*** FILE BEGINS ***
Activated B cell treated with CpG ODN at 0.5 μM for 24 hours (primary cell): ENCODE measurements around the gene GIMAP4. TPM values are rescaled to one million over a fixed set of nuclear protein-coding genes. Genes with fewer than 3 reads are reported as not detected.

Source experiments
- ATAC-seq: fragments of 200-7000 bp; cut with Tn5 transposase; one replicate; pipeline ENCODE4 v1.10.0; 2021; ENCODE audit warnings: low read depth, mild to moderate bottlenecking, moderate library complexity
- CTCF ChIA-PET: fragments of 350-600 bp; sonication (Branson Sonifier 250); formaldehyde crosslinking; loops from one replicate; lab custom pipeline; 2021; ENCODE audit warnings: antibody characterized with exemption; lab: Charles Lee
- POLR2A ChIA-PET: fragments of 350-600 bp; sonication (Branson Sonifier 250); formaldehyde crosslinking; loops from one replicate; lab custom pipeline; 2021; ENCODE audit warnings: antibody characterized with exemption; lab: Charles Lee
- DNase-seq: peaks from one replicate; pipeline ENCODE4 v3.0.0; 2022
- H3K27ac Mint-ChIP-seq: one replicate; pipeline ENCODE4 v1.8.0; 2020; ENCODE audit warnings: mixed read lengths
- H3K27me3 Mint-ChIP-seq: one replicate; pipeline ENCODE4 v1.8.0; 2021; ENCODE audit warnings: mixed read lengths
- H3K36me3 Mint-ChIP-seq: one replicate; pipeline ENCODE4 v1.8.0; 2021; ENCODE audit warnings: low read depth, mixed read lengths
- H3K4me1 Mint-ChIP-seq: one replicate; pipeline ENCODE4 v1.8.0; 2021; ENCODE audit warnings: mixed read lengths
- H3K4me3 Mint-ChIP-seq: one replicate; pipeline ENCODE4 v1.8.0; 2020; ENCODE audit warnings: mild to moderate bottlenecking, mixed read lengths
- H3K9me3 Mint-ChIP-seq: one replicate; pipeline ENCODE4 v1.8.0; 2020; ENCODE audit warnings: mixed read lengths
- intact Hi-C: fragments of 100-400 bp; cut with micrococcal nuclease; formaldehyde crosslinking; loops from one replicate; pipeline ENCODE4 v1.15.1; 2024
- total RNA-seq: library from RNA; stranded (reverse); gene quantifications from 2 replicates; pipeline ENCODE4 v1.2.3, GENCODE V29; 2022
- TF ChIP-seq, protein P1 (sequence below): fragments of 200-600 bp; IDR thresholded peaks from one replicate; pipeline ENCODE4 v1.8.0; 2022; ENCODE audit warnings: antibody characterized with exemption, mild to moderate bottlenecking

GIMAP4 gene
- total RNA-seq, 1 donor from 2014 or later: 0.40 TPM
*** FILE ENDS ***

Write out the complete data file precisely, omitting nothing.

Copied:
Activated B cell treated with CpG ODN at 0.5 μM for 24 hours (primary cell): ENCODE measurements around the gene GIMAP4. TPM values are rescaled to one million over a fixed set of nuclear protein-coding genes. Genes with fewer than 3 reads are reported as not detected.

Source experiments
- ATAC-seq: fragments of 200-7000 bp; cut with Tn5 transposase; one replicate; pipeline ENCODE4 v1.10.0; 2021; ENCODE audit warnings: low read depth, mild to moderate bottlenecking, moderate library complexity
- CTCF ChIA-PET: fragments of 350-600 bp; sonication (Branson Sonifier 250); formaldehyde crosslinking; loops from one replicate; lab custom pipeline; 2021; ENCODE audit warnings: antibody characterized with exemption; lab: Charles Lee
- POLR2A ChIA-PET: fragments of 350-600 bp; sonication (Branson Sonifier 250); formaldehyde crosslinking; loops from one replicate; lab custom pipeline; 2021; ENCODE audit warnings: antibody characterized with exemption; lab: Charles Lee
- DNase-seq: peaks from one replicate; pipeline ENCODE4 v3.0.0; 2022
- H3K27ac Mint-ChIP-seq: one replicate; pipeline ENCODE4 v1.8.0; 2020; ENCODE audit warnings: mixed read lengths
- H3K27me3 Mint-ChIP-seq: one replicate; pipeline ENCODE4 v1.8.0; 2021; ENCODE audit warnings: mixed read lengths
- H3K36me3 Mint-ChIP-seq: one replicate; pipeline ENCODE4 v1.8.0; 2021; ENCODE audit warnings: low read depth, mixed read lengths
- H3K4me1 Mint-ChIP-seq: one replicate; pipeline ENCODE4 v1.8.0; 2021; ENCODE audit warnings: mixed read lengths
- H3K4me3 Mint-ChIP-seq: one replicate; pipeline ENCODE4 v1.8.0; 2020; ENCODE audit warnings: mild to moderate bottlenecking, mixed read lengths
- H3K9me3 Mint-ChIP-seq: one replicate; pipeline ENCODE4 v1.8.0; 2020; ENCODE audit warnings: mixed read lengths
- intact Hi-C: fragments of 100-400 bp; cut with micrococcal nuclease; formaldehyde crosslinking; loops from one replicate; pipeline ENCODE4 v1.15.1; 2024
- total RNA-seq: library from RNA; stranded (reverse); gene quantifications from 2 replicates; pipeline ENCODE4 v1.2.3, GENCODE V29; 2022
- TF ChIP-seq, protein P1 (sequence below): fragments of 200-600 bp; IDR thresholded peaks from one replicate; pipeline ENCODE4 v1.8.0; 2022; ENCODE audit warnings: antibody characterized with exemption, mild to moderate bottlenecking

GIMAP4 gene
- total RNA-seq, 1 donor from 2014 or later: 0.40 TPM